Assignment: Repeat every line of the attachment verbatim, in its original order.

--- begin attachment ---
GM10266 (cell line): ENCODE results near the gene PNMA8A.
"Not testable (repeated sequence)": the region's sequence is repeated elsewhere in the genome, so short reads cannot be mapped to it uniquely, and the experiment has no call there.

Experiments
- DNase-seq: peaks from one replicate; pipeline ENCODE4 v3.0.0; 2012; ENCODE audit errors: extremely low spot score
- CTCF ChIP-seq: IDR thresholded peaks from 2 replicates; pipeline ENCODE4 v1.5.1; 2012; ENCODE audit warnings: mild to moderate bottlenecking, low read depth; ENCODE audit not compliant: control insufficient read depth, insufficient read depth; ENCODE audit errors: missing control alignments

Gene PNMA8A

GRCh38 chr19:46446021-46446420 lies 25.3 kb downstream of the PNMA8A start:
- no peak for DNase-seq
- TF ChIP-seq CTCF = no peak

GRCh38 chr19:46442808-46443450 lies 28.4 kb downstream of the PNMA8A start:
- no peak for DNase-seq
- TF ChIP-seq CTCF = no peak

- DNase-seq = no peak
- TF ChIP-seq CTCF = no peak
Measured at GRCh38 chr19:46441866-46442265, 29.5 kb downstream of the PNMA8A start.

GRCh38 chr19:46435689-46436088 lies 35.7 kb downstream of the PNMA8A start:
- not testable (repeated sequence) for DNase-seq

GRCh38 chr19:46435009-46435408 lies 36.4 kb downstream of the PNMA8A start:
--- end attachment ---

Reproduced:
GM10266 (cell line): ENCODE results near the gene PNMA8A.
"Not testable (repeated sequence)": the region's sequence is repeated elsewhere in the genome, so short reads cannot be mapped to it uniquely, and the experiment has no call there.

Experiments
- DNase-seq: peaks from one replicate; pipeline ENCODE4 v3.0.0; 2012; ENCODE audit errors: extremely low spot score
- CTCF ChIP-seq: IDR thresholded peaks from 2 replicates; pipeline ENCODE4 v1.5.1; 2012; ENCODE audit warnings: mild to moderate bottlenecking, low read depth; ENCODE audit not compliant: control insufficient read depth, insufficient read depth; ENCODE audit errors: missing control alignments

Gene PNMA8A

GRCh38 chr19:46446021-46446420 lies 25.3 kb downstream of the PNMA8A start:
- no peak for DNase-seq
- TF ChIP-seq CTCF = no peak

GRCh38 chr19:46442808-46443450 lies 28.4 kb downstream of the PNMA8A start:
- no peak for DNase-seq
- TF ChIP-seq CTCF = no peak

- DNase-seq = no peak
- TF ChIP-seq CTCF = no peak
Measured at GRCh38 chr19:46441866-46442265, 29.5 kb downstream of the PNMA8A start.

GRCh38 chr19:46435689-46436088 lies 35.7 kb downstream of the PNMA8A start:
- not testable (repeated sequence) for DNase-seq

GRCh38 chr19:46435009-46435408 lies 36.4 kb downstream of the PNMA8A start: